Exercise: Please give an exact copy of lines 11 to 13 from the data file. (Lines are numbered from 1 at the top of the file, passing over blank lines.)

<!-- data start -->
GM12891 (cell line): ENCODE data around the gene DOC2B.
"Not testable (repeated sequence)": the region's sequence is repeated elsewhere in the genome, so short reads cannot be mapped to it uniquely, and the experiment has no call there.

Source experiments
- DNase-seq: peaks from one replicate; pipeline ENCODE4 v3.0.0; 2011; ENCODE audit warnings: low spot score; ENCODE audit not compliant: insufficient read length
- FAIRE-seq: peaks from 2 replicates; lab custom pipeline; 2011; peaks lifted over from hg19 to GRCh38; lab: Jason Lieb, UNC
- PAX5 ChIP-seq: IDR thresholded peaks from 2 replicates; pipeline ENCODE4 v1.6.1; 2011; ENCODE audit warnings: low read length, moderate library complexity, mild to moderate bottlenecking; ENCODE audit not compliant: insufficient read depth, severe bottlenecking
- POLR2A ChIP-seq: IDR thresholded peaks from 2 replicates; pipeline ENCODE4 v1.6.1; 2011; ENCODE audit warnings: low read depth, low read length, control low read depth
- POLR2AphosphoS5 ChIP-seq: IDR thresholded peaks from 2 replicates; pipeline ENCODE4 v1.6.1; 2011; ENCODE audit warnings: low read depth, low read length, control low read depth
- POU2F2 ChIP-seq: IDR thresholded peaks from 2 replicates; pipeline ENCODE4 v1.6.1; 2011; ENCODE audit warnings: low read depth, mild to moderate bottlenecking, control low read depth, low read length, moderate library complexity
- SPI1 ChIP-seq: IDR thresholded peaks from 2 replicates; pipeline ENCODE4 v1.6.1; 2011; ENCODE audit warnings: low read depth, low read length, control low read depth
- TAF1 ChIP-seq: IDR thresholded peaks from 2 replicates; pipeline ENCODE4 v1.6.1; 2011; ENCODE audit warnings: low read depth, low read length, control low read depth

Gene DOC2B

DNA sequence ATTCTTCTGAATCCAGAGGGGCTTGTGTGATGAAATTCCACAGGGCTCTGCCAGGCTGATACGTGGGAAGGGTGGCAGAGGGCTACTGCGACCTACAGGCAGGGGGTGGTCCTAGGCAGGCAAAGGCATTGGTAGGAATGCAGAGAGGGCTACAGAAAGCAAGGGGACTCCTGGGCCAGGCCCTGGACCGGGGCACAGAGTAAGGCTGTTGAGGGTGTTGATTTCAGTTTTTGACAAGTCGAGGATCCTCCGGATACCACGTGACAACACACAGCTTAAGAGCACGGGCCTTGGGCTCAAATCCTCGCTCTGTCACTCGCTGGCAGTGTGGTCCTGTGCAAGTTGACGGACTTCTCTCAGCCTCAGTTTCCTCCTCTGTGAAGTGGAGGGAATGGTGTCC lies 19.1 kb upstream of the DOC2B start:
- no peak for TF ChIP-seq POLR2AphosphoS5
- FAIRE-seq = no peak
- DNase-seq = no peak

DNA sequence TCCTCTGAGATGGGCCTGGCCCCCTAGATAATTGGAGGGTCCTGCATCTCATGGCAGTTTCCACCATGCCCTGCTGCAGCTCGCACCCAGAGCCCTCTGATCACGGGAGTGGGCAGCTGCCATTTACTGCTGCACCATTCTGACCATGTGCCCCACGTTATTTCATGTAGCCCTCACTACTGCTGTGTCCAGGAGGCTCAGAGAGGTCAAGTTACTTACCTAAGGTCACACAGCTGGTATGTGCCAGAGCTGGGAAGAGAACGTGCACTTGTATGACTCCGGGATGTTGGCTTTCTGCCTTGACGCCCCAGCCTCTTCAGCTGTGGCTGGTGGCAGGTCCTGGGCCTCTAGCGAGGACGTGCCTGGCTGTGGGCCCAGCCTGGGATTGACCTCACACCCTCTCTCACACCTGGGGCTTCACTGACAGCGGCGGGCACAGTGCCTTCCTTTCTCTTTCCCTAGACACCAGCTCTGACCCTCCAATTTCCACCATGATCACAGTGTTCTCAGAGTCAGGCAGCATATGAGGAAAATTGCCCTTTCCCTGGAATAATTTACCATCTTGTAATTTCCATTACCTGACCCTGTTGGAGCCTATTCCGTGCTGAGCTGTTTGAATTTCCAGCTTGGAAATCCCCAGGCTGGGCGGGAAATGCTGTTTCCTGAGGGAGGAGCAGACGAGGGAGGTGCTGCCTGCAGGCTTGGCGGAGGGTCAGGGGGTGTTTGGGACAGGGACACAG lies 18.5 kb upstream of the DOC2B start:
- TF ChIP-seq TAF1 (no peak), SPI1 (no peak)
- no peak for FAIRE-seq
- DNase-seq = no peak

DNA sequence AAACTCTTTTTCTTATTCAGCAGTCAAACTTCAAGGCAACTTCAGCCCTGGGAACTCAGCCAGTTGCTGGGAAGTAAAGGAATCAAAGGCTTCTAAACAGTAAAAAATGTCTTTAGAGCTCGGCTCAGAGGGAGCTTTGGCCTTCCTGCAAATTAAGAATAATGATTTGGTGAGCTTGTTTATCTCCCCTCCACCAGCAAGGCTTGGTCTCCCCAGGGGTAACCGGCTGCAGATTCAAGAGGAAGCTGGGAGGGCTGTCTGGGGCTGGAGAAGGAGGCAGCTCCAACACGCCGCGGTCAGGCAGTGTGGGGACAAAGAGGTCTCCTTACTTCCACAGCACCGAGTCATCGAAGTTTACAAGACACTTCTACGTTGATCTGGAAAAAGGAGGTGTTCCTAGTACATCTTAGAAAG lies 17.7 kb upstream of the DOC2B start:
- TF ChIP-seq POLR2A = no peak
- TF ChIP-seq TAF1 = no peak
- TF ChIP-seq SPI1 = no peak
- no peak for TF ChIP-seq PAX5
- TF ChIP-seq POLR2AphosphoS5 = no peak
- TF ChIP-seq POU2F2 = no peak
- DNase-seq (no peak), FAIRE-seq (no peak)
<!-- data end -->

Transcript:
- TAF1 ChIP-seq: IDR thresholded peaks from 2 replicates; pipeline ENCODE4 v1.6.1; 2011; ENCODE audit warnings: low read depth, low read length, control low read depth

Gene DOC2B

DNA sequence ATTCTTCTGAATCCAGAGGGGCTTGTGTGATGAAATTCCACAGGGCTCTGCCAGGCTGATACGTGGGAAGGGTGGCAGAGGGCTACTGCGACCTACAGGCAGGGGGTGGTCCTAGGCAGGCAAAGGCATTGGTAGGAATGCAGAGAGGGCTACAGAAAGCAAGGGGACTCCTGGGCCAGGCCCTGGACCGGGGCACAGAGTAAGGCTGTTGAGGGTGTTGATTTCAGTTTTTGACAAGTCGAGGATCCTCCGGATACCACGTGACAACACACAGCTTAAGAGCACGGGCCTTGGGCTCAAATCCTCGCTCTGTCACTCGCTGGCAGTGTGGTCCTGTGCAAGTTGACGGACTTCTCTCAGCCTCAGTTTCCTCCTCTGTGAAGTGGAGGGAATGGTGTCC lies 19.1 kb upstream of the DOC2B start: